If a linear polarizer is mounted in front a lens, as it is being rotated, because the incoming light is polarized in one direction (a simplified version to avoid math and physics), the beamsplitter may divert different portions to the viewfinder and the AF module/meter, and the proportion of the incoming light that can reach the AF module and meter system is not constant. Consequently, metering cannot deliver correct measure, casuing inciorrect exposure. On the other hand, a circular polarizer redistributes the polarized light (again, a simplified version) so that the beamsplitter can diverte a constant portion to viewfinder and AF module/meter. In this way, the meter will work properly.

This beamsplitting technique is usually used in SLR and D-SLR cameras with a flipping mirror. As for P&S film and consumer level digital cameras, there is no beamsplitter to split the incoming light, the above described problem will not happen. Of course, one can use linear polarizers. In fact, almost all consumer type digital cameras either use EVF's or range-finder type viewfinders to save cost and make size smaller. We can safely say that, even with the newest one, there is no beamsplitter inside a consumer type non-SLR and non-DSLR digital camera.

CK
http://www.cs.mtu.edu/~shene/DigiCam
Nikon Coolpix 950/990/995/2500/4500 User Guide
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Old Sep 25, 2003, 7:48 AM   #6
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shene, thanks a lot for your answer. also, congratulations for your really nice webpage. I got some suggestions for it, like put everything that's not camera-dependable (filter explanations, etc) on the left side near the cameras you tested also. a lot easier to access that info this way, since not all people are interrested in Nikon.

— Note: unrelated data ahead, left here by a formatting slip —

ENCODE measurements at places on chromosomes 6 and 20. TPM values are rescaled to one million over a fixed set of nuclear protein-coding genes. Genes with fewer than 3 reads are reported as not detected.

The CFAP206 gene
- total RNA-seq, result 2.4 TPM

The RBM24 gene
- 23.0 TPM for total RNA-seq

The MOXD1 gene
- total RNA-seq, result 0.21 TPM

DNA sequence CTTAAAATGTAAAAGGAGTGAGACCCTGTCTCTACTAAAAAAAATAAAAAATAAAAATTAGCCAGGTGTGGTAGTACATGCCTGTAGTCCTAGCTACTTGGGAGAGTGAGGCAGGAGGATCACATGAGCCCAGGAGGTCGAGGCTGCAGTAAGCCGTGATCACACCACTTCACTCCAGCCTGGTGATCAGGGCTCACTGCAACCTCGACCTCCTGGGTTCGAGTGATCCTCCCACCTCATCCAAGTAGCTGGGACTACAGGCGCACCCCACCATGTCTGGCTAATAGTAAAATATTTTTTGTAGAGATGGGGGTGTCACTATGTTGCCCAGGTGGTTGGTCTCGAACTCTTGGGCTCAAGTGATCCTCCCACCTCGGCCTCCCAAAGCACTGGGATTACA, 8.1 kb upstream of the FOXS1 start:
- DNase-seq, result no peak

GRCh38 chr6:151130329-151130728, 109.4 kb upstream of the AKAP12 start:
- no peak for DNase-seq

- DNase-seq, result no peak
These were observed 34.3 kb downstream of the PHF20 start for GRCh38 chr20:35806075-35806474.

about the polarizer filter... I ordered a cokin 55mm one, should get here friday or saturday. I choosed linear after reading several posts on different forums on the Internet where S602 users said that linear works better than circular with their cameras.

Cheers,
veedee.
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Old Sep 26, 2003, 1:46 AM   #7
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Shene, I am not here to argue semantics. I was just trying to claify that your statement that coatings were more important than the class of polarizer that you use was incorrect. I see alot of misinformation being doled out here in these forums and I stand behind my explanation. Also, it is incorrect to state that linear polarizers affect autofocus circuits, they only affect light metering circuits. Most modern AF circuits use contrast to focus with.

Here is a "technical" explanation for CPs:

Circular polarizers are 2-layer affairs—a linear polarizer (LP) backed with a special birefringent optical layer known as a quarter-wave plate (QWP). The QWP is bonded to the LP with its fast optical axis oriented 45° to the LP's passing axis. In this configuration, the QWP transforms the linearly polarized light emerging from the outer LP layer into circularly polarized light, which to the polarization-sensitive metering and auto-focus components found in many modern SLR cameras is indistinguishable from unpolarized light.

Try this experiment if you think I am still incorrect. Hold a circular polarizer up in front of a linear polarizer and rotate one with respect to the other. Note what happens as your do this, you will not be able to extinguish the light coming through the two polarizers (as with two LPs), this is due to the properties of the birefringent material in the CP. Now move the linear polarizer in front of the CP and rotate one with respect to the other, the light coming through both polarizers will extinguish (this is equivalent to holding two LPs up to each other). You are correct, the light exiting a CP is not "rescrambled", It was a loose explanation of how the QWP layer introduces a secondary electromagnetic plane wave phased 90deg out from the original plane wave.